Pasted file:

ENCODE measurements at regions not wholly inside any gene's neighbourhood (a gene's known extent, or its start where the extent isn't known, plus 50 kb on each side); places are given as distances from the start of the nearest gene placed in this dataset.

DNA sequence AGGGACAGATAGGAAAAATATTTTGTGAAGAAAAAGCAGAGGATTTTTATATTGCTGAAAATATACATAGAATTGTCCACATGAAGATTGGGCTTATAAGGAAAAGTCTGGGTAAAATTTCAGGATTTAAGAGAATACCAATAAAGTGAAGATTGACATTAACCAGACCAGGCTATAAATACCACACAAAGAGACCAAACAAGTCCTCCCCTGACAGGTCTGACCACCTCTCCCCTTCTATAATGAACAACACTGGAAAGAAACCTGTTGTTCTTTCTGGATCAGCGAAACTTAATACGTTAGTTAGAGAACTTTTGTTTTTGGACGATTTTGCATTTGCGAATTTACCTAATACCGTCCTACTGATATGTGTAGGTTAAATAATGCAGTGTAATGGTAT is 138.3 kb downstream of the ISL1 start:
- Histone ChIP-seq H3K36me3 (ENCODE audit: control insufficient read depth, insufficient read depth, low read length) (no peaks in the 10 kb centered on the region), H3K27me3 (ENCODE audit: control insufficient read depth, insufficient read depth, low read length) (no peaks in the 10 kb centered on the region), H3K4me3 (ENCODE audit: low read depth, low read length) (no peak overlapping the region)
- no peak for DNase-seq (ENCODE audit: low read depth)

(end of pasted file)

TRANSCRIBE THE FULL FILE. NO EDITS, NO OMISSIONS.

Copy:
ENCODE measurements at regions not wholly inside any gene's neighbourhood (a gene's known extent, or its start where the extent isn't known, plus 50 kb on each side); places are given as distances from the start of the nearest gene placed in this dataset.

DNA sequence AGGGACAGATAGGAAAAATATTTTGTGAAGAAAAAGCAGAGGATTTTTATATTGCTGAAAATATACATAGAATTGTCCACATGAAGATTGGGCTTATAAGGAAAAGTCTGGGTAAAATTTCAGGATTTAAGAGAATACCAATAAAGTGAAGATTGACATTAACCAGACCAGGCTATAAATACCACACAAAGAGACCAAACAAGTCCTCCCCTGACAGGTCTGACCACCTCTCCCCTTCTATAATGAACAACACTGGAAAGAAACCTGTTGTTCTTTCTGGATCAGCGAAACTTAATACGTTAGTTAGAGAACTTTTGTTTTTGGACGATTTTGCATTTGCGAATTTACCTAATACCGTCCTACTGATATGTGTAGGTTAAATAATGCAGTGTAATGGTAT is 138.3 kb downstream of the ISL1 start:
- Histone ChIP-seq H3K36me3 (ENCODE audit: control insufficient read depth, insufficient read depth, low read length) (no peaks in the 10 kb centered on the region), H3K27me3 (ENCODE audit: control insufficient read depth, insufficient read depth, low read length) (no peaks in the 10 kb centered on the region), H3K4me3 (ENCODE audit: low read depth, low read length) (no peak overlapping the region)
- no peak for DNase-seq (ENCODE audit: low read depth)